I have the 16 zone Rachio too - Fantastic product. I have extra zones leftover too, but it is 100 feet away in the garage, and the pump room is in the basement. Its why I bought a wall plug transformer for $7.95. Orbit 3/4" irrigation value was $22.95. And I trust z-wave network protocol more than I do wi-fi (unless you have your router on a UPS). A lot cheaper than a $500 z-wave in-line valve - and you right, reliability is a concern (I have over 20 irrigation values buried, thorough summer and winter for over 10 year and they don’t ever fail) . My Aeon batteries are between 46%-53% capacity as reported in the controller after two years - and that is with the cheap no-name “AAA” batts they ship with. So probably 3+ years total before i get an alert to replace at less than 20%. Then with new Duracells…even more life,
If you use a z-wave 240v switch for the pump, remember you have to leave the existing knife “service disconnect” switch there as part of the circuit. Doesn’t matter much if you wire the z-wave just before or just after, but just about all North American Electrical Codes need that switch there for service personnel to visually see and know power is off and stays off before servicing equipment (a breaker at the main panel is not enough, as someone (homeowner) could turn that back on by mistake, or a z-wave controller remotely turns on a 240v smart switch). Same set up you see at A/C compressor outside the house, or why there is a furnace switch next to furnace.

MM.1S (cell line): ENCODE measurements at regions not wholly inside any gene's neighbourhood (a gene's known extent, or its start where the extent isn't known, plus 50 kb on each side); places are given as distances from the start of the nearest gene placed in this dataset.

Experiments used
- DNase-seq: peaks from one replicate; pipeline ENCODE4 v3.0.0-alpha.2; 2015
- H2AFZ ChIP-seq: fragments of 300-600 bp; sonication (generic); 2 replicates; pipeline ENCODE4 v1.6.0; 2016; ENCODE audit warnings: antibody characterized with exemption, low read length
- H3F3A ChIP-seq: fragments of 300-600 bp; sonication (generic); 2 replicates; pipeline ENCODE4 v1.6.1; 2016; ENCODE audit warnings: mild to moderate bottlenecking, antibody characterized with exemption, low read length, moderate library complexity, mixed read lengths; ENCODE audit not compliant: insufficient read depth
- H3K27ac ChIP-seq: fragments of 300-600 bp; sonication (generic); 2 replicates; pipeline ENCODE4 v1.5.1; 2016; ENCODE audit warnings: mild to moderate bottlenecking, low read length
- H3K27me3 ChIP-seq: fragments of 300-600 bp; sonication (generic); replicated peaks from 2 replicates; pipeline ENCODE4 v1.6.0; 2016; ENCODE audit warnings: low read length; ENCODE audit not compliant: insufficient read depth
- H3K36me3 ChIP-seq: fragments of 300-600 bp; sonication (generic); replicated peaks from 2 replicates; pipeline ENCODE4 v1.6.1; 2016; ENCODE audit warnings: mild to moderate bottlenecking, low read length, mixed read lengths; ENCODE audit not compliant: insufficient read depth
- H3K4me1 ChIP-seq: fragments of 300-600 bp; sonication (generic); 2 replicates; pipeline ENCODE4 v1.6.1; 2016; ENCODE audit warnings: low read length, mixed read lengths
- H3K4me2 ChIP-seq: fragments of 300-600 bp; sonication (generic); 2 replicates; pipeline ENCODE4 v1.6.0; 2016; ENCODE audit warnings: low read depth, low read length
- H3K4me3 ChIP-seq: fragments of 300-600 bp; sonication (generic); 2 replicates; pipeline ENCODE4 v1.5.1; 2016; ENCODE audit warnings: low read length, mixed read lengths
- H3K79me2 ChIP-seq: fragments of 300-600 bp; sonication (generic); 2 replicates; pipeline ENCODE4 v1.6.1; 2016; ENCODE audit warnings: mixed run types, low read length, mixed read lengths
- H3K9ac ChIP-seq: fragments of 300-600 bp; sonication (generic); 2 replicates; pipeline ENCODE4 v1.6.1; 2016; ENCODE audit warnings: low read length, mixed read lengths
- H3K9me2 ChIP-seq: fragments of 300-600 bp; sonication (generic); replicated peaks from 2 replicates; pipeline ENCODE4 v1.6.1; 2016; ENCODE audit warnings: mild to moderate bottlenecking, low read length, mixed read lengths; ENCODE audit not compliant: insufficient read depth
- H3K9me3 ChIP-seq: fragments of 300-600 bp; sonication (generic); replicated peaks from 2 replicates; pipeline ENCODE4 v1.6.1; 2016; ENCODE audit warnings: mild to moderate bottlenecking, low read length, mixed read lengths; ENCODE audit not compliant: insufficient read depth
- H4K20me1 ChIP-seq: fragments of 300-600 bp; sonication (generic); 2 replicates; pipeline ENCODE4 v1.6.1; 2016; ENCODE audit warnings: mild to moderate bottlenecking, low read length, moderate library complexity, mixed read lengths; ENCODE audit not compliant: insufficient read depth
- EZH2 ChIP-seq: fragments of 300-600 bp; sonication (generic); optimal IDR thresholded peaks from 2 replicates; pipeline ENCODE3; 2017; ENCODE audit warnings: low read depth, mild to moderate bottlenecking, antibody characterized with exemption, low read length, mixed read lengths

And after rehashing this, I made a new z-wave controller scene to flush the pressure tank weekly now at a set time, just like the other filters do once a week. Just 10 seconds to get the big sediment out. Heavy iron in my water. Further, I’m now going to get another 3/4" irrigation valve and replace the hot water drain spigot for the same function -maybe once a month. No matter how much filter equip you have with well water, your hot water tank collects what ever is missed at the bottom of its tank. Its a function of how the water is heated in a column under pressure - the crap precipitates out and collects at the bottom, as does the particles that flake off the 'sacrificial anode" metal rod in the tank there to prevent rust. Water from a hot water tank should never be used for drinking or cooking for that reason. Boil from cold water only.
Final tip - I have a huge 75 gallon natural gas , powered exhaust hot water tank, electronic ignition. The control and fan wiring from the tank is plugged in to a z-wave leviton outlet. Saves a bit of money. I set the tank thermostat to highest it can go - 150+ f scalding temp - but the mixing valve on top of tank (crossover of cold to hot output) (building code) injects cold water to ensure that temp doesn’t reach faucets. It fires up at 5:00-7:00 am M-F (cheaper electricity overnight for on time of day use where I am). A super hot tank (with that tin foil air bubble blanker i added around it can provide hot water for up to 3 days). On weekends, I let it go super hot all day as the electricity is also lowest rate on weekends and more use all day. Does this make sense? Most people just turn down the temp setting of the tank to save money. I say to those people google “Legionnaires’ Disease”. Won’t happen in my tank - everything is killed off every morning at a 150 F setting. Setting your tank down to 100 F is a bacterial sauna for bugs. Boil it off, kill everything once a day and save money at the same time by putting your tank on a timer or z-wave or other controlled switch.